JAMMIN': Vibrant scenes from the reggae-based documentary; below, filmmaker Becker and Schaul.
Oliver Becker and Jonas Schaul, the two German filmmaking pals behind Kingston Crossroads, didn’t know what to expect when they flew to Jamaica in 2014 to begin work on the film that would make or break their degree studies back in Hamburg. Their professors didn’t approve of their concept (exploring Jamaican roots-reggae and island culture), but the strong-headed duo would not be deterred and set out to bring their passion project to life.
The result, some two years later, is a panoramic yet acutely focused roving documentary that, as its title suggests, takes viewers deep into the heart of the Jamaican capital and its environs, but specifically Cross Roads, Grants Pen, Spanish Town, Bog Walk/Flat Bridge and up in the cool, cool St. Andrew hills, capturing breathtaking views of the majestic Blue Mountains and the exotic flora and fauna that abound.
Still, it’s the human element that gives the film its beating heart. We encounter characters as compelling as they are colourful: Jah B, a deportee who did 22 years in a US maximum security facility, now making life as a taxi driver on the mean city streets; Mattias, a German immigrant making our reggae-Rasta culture his own; and a host of devoted Rastafarians chanting and drumming by the river or in some small Nyabinghi-style settings – offering, they explain, conscious vibrations in direct response to the corruption and other social ills plaguing the country and the world at large.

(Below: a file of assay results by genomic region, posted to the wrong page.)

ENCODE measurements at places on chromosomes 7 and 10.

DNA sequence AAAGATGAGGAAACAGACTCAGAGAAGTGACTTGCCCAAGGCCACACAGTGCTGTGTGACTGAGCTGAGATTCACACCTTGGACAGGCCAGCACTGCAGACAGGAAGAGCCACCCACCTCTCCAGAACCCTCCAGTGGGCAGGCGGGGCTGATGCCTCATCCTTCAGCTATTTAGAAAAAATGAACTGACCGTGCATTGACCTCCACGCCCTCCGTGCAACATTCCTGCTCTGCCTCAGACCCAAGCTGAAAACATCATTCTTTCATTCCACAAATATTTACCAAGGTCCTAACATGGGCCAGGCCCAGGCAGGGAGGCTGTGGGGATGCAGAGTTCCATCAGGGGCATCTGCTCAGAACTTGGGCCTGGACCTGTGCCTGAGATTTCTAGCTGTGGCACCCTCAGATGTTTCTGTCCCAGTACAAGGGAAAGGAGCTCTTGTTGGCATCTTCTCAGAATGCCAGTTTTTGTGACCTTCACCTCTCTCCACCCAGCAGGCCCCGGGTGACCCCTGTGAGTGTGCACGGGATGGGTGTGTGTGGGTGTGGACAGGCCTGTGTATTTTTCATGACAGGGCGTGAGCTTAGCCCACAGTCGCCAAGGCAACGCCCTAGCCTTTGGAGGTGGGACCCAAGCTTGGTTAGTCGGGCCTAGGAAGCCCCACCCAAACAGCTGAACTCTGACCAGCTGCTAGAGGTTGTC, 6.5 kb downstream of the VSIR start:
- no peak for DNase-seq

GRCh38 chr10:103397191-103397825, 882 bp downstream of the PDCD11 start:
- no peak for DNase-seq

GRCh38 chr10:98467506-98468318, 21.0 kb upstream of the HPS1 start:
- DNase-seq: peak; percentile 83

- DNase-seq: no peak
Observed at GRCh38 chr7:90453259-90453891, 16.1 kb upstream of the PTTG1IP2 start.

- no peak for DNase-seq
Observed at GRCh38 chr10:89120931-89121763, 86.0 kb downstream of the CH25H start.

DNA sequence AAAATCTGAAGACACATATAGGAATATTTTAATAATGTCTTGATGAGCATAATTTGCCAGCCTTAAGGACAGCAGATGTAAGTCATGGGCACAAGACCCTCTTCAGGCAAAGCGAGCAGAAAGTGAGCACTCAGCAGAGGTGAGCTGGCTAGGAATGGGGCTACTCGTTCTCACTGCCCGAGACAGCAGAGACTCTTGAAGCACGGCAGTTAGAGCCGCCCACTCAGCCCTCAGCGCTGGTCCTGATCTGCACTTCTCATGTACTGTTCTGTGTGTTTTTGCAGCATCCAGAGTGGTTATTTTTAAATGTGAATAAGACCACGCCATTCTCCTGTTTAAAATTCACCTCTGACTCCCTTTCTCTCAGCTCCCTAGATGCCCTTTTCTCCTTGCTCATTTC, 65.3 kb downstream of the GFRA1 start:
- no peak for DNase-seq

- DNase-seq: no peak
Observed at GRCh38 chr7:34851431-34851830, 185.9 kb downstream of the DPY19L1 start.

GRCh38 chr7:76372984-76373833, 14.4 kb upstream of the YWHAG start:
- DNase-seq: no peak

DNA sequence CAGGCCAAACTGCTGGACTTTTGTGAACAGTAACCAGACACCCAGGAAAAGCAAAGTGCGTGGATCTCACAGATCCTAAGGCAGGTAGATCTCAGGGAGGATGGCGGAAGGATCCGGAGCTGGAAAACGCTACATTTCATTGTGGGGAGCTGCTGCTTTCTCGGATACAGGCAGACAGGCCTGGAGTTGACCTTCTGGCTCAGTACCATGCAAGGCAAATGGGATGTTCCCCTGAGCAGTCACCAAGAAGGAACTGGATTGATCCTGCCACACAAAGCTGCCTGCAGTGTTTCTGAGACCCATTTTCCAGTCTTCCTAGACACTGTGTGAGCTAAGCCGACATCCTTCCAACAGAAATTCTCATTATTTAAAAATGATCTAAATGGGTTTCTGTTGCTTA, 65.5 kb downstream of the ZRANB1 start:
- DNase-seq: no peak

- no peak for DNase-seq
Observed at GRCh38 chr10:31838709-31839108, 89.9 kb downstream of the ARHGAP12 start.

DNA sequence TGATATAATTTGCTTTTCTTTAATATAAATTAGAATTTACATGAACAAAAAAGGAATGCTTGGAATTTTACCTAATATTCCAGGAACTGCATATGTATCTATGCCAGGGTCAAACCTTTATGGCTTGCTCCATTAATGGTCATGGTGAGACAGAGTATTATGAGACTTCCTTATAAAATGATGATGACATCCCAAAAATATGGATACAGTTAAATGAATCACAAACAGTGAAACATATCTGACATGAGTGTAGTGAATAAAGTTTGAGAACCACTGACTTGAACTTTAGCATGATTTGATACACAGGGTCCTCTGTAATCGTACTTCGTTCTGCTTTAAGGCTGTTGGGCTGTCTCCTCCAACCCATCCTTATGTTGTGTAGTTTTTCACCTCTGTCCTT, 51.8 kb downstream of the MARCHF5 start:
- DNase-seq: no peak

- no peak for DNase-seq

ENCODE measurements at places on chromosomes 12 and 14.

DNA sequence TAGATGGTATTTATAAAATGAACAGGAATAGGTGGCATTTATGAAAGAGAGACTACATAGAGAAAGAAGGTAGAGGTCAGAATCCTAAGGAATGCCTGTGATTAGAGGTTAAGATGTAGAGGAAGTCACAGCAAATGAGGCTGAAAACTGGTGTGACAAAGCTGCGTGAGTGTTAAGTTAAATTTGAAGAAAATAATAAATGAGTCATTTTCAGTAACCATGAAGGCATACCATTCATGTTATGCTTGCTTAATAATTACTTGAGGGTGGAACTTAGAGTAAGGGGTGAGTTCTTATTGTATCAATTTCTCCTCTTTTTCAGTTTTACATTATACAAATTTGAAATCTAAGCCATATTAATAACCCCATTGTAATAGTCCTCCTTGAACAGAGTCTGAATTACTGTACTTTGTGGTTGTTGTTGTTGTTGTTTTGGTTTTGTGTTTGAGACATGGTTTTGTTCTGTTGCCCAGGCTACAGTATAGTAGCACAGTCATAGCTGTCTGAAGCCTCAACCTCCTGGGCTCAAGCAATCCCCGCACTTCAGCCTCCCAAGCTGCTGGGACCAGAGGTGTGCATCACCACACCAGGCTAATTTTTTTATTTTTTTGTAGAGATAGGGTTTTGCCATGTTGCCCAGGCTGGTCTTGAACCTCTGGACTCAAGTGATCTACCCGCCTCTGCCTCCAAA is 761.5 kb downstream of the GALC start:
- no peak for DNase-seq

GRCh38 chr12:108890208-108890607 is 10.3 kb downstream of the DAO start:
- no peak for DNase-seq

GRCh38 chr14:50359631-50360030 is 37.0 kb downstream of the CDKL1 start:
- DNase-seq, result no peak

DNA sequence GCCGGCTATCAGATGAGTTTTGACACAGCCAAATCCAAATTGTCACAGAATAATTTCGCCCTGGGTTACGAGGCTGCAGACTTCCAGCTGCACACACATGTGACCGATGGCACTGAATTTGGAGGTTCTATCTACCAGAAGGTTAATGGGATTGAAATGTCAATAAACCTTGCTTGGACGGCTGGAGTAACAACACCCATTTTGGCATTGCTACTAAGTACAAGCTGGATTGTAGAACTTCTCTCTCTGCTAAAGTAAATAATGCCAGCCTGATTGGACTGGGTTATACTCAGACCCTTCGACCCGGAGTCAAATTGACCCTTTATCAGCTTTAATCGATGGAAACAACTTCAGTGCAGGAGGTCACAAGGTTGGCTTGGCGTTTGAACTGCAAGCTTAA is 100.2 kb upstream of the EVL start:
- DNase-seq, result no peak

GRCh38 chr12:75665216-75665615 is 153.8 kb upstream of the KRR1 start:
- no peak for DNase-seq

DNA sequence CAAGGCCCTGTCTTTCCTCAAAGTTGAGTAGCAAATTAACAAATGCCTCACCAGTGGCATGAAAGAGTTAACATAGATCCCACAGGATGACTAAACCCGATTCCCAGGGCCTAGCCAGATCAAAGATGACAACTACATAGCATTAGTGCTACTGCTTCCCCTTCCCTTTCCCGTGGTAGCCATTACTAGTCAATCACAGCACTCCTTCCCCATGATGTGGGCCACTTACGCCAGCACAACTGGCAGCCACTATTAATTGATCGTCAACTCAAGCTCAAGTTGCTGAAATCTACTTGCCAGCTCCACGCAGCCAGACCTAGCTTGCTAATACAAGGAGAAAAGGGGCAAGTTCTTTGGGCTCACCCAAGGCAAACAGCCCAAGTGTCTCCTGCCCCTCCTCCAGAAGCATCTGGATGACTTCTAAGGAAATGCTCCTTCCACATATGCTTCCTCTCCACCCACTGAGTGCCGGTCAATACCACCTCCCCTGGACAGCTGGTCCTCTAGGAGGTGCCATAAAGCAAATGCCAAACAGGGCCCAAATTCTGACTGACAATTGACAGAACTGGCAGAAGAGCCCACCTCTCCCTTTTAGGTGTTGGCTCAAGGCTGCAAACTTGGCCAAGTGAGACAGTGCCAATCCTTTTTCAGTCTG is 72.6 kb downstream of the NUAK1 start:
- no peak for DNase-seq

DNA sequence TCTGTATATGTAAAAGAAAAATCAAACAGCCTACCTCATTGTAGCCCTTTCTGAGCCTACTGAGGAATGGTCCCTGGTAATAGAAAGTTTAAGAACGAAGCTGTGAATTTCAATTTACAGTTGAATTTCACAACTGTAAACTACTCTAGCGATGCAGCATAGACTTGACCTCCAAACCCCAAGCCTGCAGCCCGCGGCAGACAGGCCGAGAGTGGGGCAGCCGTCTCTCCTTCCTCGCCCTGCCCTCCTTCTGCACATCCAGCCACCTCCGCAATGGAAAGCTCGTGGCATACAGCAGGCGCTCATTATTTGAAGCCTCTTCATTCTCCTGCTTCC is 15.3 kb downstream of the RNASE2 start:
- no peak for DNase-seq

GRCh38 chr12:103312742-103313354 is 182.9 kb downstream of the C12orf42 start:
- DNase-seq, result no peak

Cameos by some of reggae’s most recognizable faces lend a bit of star power to the project: Luciano and a brother deliver a stirring, acoustic rendition of “Over Hills and Valleys”; Kabaka Pyramid featured in a scene singing “Well Done” before sitting down for an interview; along with noteworthy appearances by Earl ‘Chinna’ Smith, Jah 9 and Gabre Selassie, among others.
Filmed over the course of three-and-a-half months, Kingston Crossroads brings diverse perspectives on poverty, hardship and struggle and how our people are coping with the hard knocks. Following a recent screening at UWI Mona, some audience members complained that the feature is too male-dominated. But that’s not surprising given the film’s weighty focus on Rasta living then and now.
Overall, to be honest, the content sometimes feels repetitive, but the folks you meet (Jah B especially) and their tough, out-of-this-world stories will stay with you.
For Becker and Schaul, who first discovered reggae as teenagers and now teach filmmaking in their native Germany, the hypnotic music provided their first real connection to Jamaica, which they’ve wanted to learn more about ever since.
And that’s precisely what Kingston Crossroads represents, in the biggest sense, a journey of discovery and learning, laced with powerful, sometimes controversial viewpoints that, like Stephanie Black’s Life + Debt and the Oscar-winning Searching for Sugarman provides a voice for some of society’s voiceless.